What Kind of Treatments Should I Do for my Severe Acne Scars? (photo)

I had these acne scars for about 15 yrs. I had countless topical scar treatments, chemical peels, microdermabrasion, and laser resurfacing. But none of them worked!! I'm in the stage of hopeless. I just finished half course of accutane. I finished it because I feel I'm better and stopped for about 3 months already. I'm waiting for acne scars procedure, but still don't have any clue what kind of procedure I should do. Any advice would be highly appreciated. TIA

Doctor Answers 5


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In our office we have 2 lasers done together that would give you great results Profractional laser and micro laser peel.  If after that treatment you were looking for more we would recommend a mini face lift to stretch out your skin  from the scar that are deep. You should see a PS to help you give you permanent options for you situation. Good luck.


Beverly Hills Plastic Surgeon

Severe acne scar treatment

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I would consider doing a combination of different treatments. You will need some type of resurfacing. With that I would also treat the deeper tissues. I would consider a mutilayered approach that has also co2 laser resurfacing involved with.

Philip Young, MD
Bellevue Facial Plastic Surgeon

Acne scar treatment

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We have been getting good results with the fraxel laser

There is a new treatment called La Viv

Skin is taken from behind your eas ,and grown in tissue culture

This produces concentrated fibroblasts ,the cells that make collagen.These are then injected into the scars and produce collagen

initial results look very promising !

Hilton Becker, MD
Boca Raton Plastic Surgeon
4.6 out of 5 stars 15 reviews

Acne Scar Treatment

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This type of acne scarring may have been avoided by treating the acne much more aggressively when it was active.  Now you have atrophic acne scarring.  The photos are a little hard to view, but it appears that most of the scarring are depressed scars and very few ice pick type scars.  It is also difficult to determine your skin type.  Type I always burns and never tans.  Type VI always tans and never burns.  From the photo it appears that your skin type is a Type III, usually tans but sometimes burns.  Fillers such as Restylane or Juvenderm can be used to soften the depressions.  This type of treatment needs to be done over time and requires follow up treatments every 9-16 months.  Some form of CO2 laser treatment may also be a viable option for you.  Now with the use of fractionated CO2, we can usually avoid the hypo pigmentation associated with CO2 treatments.  My suggestion is to seek out a dermatologist that has had a lot of experience treating this type of post acne scarring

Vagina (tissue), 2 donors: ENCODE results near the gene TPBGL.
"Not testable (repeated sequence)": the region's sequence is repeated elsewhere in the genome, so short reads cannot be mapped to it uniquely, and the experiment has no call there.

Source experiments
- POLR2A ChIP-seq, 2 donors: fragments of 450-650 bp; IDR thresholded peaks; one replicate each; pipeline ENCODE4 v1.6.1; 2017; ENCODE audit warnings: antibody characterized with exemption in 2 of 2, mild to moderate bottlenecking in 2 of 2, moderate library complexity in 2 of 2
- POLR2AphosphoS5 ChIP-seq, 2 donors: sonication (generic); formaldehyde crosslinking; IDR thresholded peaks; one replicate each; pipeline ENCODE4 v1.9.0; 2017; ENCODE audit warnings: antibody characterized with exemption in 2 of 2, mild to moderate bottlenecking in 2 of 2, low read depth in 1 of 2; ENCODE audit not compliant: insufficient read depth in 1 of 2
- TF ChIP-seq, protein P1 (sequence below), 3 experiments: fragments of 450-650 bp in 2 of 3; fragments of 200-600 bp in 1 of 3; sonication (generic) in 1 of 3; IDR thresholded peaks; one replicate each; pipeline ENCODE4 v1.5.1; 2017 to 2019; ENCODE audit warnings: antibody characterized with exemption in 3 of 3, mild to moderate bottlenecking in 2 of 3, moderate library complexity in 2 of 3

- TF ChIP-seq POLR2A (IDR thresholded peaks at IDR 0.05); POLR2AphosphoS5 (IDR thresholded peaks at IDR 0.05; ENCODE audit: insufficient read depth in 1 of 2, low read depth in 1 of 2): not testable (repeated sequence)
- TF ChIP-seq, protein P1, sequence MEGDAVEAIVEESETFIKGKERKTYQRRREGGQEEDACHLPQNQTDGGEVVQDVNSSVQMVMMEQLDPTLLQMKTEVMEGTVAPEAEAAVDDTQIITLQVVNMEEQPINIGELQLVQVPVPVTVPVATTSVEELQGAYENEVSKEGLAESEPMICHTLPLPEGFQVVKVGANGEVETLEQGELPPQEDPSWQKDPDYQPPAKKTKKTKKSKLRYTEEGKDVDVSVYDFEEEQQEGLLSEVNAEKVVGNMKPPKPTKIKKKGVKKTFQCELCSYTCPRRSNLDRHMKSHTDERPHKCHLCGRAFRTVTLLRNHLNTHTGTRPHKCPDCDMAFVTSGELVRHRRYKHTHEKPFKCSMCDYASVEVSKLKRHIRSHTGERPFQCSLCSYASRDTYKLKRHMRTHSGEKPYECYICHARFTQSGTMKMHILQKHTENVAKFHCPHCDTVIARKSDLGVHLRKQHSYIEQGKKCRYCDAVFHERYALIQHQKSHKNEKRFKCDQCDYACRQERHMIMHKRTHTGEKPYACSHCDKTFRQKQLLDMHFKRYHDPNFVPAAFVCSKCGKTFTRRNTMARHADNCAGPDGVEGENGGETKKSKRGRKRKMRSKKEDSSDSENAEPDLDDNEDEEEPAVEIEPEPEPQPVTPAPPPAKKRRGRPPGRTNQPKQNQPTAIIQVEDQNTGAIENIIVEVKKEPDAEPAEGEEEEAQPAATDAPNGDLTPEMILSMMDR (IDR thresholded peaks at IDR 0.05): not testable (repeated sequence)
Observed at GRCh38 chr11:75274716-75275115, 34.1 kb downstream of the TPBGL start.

Jay S. Gottlieb, DO
Fort Lauderdale Dermatologist

Treatment for Severe Acne Scars

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This is a difficult problem and improvement can be reached with a combination of treatments.  From the pictures, I can't really see your skin color/type and I don't know what type of laser resurfacing you've had in the past.

1. Do not attempt any aggressive therapy more than superficial peels or microdermabrasion one year after you discontinue the use of Accutane. 

2. Deep dermabrasion is an option one year after you discontinue Accutane.  The darker your skin, the bigger your chance for change in pigmentation after the procedure. If the treatment is aggressive, your expected recovery time is 6 weeks or longer and vigilant skin care is required during that time.  

3. A combination of injectable filler in the areas of volume loss combined with fractional non ablative/ablative treatment will also give you an improvement with less of a chance of complications. If you choose to go that route, my choice would be erbium fractional lasers more so than CO2 fractional lasers. If you are dark skinned, inquire about the experience of your doctors in treating skin like yours.


Good luck.

David Evdokimow, MD
Morristown Plastic Surgeon

These answers are for educational purposes and should not be relied upon as a substitute for medical advice you may receive from your physician. If you have a medical emergency, please call 911. These answers do not constitute or initiate a patient/doctor relationship.